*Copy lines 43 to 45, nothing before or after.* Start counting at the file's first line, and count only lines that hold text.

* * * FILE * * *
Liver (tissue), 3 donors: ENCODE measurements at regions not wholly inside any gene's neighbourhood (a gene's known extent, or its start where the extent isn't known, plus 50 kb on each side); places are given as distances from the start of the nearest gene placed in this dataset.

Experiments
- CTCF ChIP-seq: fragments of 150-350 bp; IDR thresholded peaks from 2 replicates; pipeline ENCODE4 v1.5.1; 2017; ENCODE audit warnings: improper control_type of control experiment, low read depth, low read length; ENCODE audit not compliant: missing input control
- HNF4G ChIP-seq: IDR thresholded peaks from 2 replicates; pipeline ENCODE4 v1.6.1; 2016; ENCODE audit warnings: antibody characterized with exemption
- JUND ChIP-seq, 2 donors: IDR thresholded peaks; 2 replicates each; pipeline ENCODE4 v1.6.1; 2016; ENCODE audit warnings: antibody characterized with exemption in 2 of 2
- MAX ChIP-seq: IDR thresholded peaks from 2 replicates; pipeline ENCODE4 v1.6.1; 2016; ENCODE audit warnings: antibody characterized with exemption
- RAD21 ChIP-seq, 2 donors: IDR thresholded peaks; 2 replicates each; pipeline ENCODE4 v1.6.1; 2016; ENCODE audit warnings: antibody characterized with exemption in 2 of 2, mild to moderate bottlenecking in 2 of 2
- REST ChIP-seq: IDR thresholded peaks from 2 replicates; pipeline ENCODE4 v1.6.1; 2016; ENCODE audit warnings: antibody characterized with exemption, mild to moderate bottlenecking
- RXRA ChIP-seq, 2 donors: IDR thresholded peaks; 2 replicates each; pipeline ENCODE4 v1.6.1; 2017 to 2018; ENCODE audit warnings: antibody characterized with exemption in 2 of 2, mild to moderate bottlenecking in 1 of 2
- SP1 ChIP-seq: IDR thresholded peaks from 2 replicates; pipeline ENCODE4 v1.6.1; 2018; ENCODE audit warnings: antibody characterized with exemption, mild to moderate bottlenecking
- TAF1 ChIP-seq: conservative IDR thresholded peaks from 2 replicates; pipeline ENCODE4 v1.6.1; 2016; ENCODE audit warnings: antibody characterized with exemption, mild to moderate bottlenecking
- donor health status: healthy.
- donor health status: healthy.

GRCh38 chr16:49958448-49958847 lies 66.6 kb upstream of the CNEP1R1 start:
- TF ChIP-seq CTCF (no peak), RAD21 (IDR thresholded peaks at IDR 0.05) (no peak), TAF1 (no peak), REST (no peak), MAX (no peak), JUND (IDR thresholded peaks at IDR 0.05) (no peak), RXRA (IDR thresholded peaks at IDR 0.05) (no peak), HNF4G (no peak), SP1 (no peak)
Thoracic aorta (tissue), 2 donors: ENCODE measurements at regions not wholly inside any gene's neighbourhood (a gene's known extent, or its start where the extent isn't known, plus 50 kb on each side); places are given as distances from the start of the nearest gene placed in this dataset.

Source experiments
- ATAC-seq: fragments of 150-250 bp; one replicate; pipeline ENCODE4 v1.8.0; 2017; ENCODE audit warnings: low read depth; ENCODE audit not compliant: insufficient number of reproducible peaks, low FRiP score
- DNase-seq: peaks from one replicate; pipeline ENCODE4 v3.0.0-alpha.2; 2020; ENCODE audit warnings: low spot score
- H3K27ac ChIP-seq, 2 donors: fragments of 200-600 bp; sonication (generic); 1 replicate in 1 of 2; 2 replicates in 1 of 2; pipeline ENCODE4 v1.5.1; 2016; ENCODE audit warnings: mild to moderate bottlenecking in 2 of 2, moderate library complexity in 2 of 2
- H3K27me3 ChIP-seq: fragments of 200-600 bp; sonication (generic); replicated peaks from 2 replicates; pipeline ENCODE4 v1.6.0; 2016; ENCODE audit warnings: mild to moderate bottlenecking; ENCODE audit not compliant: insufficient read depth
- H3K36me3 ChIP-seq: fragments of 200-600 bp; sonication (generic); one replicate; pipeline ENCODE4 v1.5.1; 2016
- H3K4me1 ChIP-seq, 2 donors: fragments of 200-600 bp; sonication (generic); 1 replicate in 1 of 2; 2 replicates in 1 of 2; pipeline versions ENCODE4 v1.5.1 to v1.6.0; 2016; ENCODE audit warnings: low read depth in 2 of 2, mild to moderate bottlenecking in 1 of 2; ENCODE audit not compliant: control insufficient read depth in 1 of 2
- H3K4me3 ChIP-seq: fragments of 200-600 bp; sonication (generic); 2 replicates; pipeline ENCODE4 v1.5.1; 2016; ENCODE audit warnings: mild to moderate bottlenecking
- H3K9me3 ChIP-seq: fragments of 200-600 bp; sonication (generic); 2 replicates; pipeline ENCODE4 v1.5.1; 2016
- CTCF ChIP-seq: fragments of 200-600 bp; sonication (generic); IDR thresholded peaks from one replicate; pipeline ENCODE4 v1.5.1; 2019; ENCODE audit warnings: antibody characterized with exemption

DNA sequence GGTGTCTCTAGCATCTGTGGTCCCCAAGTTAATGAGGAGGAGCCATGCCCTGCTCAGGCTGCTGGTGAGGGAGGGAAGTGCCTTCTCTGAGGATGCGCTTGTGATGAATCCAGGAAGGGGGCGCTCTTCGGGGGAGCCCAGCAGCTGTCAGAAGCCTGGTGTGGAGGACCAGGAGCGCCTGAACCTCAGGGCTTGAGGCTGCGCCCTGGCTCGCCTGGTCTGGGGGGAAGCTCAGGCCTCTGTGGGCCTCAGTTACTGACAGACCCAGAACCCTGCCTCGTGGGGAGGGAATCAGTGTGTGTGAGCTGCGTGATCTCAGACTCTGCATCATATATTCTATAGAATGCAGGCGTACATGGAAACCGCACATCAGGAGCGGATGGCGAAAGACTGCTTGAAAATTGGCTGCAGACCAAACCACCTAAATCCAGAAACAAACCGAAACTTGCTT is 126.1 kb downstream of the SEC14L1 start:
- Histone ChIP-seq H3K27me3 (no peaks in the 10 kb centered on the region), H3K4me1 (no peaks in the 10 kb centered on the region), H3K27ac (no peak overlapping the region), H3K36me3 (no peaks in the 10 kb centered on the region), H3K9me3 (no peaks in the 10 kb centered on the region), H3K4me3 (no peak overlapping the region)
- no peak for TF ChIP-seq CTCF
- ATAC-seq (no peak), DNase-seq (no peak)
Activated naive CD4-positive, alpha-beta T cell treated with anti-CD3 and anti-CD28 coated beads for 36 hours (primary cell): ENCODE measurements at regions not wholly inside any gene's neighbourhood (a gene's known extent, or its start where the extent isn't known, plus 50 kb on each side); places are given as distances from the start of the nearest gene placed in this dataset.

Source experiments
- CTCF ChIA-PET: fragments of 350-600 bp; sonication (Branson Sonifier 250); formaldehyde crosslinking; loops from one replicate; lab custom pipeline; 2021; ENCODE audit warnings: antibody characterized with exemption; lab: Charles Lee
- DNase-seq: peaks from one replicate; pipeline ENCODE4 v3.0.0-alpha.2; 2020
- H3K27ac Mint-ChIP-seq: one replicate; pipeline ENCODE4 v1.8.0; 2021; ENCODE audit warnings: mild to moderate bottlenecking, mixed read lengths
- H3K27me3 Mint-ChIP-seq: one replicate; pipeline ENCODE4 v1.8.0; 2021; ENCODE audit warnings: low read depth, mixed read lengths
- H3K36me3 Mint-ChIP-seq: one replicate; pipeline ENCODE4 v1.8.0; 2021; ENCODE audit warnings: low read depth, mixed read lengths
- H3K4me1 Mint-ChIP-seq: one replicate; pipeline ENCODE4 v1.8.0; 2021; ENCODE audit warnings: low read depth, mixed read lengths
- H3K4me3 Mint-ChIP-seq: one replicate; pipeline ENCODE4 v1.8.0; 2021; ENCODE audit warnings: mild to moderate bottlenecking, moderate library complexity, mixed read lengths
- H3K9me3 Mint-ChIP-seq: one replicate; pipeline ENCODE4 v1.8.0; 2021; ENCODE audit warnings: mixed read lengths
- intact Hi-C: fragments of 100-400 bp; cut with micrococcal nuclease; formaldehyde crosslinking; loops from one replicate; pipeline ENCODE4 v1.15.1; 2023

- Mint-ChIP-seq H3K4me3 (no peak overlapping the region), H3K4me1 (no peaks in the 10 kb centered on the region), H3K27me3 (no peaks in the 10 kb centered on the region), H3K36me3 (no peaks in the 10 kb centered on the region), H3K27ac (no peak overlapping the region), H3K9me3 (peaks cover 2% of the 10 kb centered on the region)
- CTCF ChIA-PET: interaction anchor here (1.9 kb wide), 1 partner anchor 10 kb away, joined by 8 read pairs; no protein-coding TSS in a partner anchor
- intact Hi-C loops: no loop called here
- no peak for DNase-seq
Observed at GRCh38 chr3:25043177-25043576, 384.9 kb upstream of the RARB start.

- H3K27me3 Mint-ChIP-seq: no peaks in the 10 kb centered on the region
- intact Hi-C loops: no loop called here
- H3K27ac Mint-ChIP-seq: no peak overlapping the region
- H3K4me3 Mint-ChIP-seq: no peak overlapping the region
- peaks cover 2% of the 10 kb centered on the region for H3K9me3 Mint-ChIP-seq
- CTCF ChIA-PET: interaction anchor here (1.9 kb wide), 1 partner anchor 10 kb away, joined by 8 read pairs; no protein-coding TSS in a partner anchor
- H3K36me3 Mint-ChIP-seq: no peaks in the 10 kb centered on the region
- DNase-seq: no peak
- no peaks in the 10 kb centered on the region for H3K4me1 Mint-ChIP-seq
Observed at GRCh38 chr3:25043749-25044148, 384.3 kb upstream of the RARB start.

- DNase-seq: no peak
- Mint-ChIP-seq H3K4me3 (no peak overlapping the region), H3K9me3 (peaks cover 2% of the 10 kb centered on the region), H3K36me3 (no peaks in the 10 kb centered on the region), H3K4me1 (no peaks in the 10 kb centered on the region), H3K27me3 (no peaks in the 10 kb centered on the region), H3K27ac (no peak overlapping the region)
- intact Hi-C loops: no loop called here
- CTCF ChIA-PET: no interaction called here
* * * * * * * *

- CTCF ChIA-PET: interaction anchor here (1.9 kb wide), 1 partner anchor 10 kb away, joined by 8 read pairs; no protein-coding TSS in a partner anchor
- intact Hi-C loops: no loop called here
- no peak for DNase-seq